Award-winning researcher develops robotics for heart surgeries
As a child, Farrokh Janabi-Sharifi was fascinated by robots. But it wasn't until he was a graduate student, talking with other robotics researchers, that he came to see the true power of the technology.
"Robots emulate our lives and help us to understand ourselves. They're more than machines; they are perceptive and communicative, and they're our future partners," says Janabi-Sharifi, a professor of mechanical and industrial engineering at Ryerson University.
A world-leading expert in opto-mechatronics, the study of vision-based control systems for robots, Janabi-Sharifi is the latest recipient of the Sarwan Sahota Ryerson Distinguished Scholar award. The honour is presented annually to faculty members who have made an outstanding contribution to knowledge or artistic creativity in their field.
Janabi-Sharifi has worked with many graduate students over the years and is a prolific researcher. He has applied for patent protection internationally for four inventions, has written dozens of publications, and during the last five years, his work has been cited more than 1,600 times.
He credits a confluence of events for putting him on his current research path. In the early 2000s, with his graduate studies behind him, he began exploring areas in which he could make a significant impact. At the same time, he was introduced to a network of cardiologists through his circle of friends.
The new connections would mark a turning point for Janabi-Sharifi. Through those interactions, he came to the conclusion many heart problems could be treated via robot-assisted, minimally invasive surgery. Specifically, he learned about atrial fibrillation (AFib), an irregular heartbeat caused by abnormal electrical signals in the upper chambers of the heart. Affecting more than three million people across Canada and the United States, the condition can lead to blood clots, stroke and heart failure.
There are a few ways to treat AFib, including a non-surgical option called catheter ablation. A thin, flexible tube is inserted in a large artery in the thigh and guided to the area of the heart where the problematic electrical activity originates.
The physician then destroys the malfunctioning tissue, using the catheter to deliver radiofrequency or laser energy, or a freezing treatment. From then on, the scarred tissue no longer sends out abnormal signals.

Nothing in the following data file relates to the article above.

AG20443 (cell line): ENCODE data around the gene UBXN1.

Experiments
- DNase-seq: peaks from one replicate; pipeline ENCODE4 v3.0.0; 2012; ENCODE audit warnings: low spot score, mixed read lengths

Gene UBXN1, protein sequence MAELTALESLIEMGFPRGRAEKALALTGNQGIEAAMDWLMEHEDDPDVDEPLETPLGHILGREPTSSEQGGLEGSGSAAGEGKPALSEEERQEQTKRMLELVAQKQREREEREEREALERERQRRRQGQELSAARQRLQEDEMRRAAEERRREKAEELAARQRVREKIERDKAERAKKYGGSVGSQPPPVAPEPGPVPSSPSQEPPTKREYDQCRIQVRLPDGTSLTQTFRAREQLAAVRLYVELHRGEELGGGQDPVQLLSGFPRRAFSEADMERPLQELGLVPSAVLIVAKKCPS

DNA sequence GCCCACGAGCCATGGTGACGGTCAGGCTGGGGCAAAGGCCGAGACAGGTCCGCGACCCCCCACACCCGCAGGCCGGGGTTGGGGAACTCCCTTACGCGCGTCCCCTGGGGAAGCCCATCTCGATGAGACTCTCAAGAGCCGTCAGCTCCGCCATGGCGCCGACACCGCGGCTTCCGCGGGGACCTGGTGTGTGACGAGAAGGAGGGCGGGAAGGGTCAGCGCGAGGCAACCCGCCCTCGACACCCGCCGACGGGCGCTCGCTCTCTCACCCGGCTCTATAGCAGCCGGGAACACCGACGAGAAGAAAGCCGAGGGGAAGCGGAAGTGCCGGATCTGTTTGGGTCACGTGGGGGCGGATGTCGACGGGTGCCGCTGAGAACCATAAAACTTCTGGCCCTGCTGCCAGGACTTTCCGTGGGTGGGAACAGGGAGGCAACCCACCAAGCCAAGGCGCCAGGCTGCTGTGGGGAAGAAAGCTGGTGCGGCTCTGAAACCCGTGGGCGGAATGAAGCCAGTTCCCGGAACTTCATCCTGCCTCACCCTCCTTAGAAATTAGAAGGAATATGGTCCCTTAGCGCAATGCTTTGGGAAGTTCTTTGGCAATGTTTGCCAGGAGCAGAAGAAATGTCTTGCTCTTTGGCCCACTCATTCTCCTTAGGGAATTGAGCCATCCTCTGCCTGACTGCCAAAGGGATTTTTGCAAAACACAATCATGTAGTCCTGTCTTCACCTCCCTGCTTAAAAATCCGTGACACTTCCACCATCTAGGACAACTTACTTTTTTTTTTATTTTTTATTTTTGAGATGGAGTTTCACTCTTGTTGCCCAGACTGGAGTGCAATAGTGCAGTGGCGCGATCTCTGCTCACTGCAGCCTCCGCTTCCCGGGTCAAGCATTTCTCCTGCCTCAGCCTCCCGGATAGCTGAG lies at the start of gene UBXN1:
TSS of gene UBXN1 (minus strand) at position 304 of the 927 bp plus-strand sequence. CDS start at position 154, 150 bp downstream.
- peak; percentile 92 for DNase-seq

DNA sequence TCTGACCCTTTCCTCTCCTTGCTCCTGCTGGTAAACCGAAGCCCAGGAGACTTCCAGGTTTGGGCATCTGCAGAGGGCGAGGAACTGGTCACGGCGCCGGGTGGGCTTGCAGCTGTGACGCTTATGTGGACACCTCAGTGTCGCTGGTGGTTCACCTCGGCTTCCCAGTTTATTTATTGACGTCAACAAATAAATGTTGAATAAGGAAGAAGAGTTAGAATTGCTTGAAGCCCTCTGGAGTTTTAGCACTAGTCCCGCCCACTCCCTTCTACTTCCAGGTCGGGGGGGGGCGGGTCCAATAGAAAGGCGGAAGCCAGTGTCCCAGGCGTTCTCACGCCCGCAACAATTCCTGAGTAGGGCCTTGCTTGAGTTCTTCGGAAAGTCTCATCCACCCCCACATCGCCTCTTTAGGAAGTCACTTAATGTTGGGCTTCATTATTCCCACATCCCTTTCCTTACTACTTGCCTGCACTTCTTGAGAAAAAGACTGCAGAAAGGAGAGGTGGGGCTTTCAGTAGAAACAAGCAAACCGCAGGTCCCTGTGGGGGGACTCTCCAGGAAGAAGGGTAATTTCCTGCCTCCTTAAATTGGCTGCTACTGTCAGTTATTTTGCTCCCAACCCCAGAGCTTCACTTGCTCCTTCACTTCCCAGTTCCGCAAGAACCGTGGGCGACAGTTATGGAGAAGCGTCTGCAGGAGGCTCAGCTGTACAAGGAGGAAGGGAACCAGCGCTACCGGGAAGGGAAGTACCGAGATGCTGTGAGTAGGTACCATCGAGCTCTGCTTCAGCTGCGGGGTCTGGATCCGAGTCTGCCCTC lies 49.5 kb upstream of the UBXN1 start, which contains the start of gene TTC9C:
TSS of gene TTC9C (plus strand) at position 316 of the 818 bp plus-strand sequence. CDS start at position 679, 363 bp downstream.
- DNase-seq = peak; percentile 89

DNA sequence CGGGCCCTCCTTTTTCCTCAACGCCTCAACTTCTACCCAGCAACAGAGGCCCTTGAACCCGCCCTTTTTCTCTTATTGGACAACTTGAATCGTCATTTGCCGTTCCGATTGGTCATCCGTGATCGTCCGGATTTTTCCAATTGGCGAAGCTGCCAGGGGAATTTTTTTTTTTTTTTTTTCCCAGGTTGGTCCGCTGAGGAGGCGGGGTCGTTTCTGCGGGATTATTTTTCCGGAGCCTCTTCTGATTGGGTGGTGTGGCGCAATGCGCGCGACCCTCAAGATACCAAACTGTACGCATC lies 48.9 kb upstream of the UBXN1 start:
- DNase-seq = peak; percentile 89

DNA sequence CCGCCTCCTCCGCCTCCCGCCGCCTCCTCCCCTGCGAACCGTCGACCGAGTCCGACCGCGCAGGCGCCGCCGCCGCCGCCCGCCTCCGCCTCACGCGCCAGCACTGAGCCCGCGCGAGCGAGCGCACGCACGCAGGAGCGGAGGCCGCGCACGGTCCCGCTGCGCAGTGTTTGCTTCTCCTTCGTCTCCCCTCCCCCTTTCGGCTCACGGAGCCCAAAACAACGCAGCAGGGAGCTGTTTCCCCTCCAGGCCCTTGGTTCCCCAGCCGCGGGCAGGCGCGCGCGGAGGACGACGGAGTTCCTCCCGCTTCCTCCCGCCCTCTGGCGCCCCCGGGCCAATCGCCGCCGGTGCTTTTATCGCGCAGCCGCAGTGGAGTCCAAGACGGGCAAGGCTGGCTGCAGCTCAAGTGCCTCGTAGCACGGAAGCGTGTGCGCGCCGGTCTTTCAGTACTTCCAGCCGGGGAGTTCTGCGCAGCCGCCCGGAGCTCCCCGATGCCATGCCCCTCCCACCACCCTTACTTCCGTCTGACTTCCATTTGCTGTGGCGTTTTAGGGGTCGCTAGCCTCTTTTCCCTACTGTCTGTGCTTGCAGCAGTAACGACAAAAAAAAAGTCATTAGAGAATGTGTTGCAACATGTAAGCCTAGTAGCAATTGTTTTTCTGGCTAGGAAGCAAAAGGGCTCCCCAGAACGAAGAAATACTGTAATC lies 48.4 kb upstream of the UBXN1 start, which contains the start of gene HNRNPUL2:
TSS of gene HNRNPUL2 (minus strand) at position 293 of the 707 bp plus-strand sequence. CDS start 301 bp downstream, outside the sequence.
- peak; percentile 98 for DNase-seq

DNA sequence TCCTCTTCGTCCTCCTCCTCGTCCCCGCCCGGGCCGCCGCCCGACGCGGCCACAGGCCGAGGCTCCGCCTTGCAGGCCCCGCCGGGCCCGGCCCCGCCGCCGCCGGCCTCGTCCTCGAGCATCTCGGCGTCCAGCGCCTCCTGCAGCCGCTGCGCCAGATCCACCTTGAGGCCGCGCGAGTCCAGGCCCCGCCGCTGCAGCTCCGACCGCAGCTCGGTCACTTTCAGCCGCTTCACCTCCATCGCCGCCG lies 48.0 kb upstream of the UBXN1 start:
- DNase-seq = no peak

The problem is, humans have shaky hands. Also, the catheter is difficult to manoeuvre into place and doctors must rely upon grainy X-ray images when trying to see the targeted tissue. Therefore, many wrong spots are ablated before reaching the right position. Finally, the process exposes patients and staff to hazardous X-ray radiation for a lengthy amount of time.
Janabi-Sharifi wondered if robotics could, quite literally, lend a hand. He developed a robot that automates the ablation process, and according to animal studies conducted by his team of cardiologists and graduate students at St. Michael's Hospital, the machine performs the procedure with greater precision than humans.
He has also developed an approach that enables robots used in cardiac interventions to learn by observation. The robots watch how humans bend, flex and rotate and adapt those movements to their own structures, eliminating the need for any programming.
More recently, Janabi-Sharifi has also begun developing a soft-robot prototype that can replace a malfunctioning mitral valve in the heart. The procedure, which tightens a vein surrounding the valve, is considered minimally invasive, and unlike conventional heart surgery, would not require physicians to saw through the breastbone, open the chest and temporarily place a patient on a heart-lung machine.
"It's a revolutionary idea," says Janabi-Sharifi, "and the goal is to save lives."
Janabi-Sharifi's research has received support from the Natural Sciences and Engineering Research Council of Canada, Ryerson University, the Ontario Centres of Excellence and Mitacs.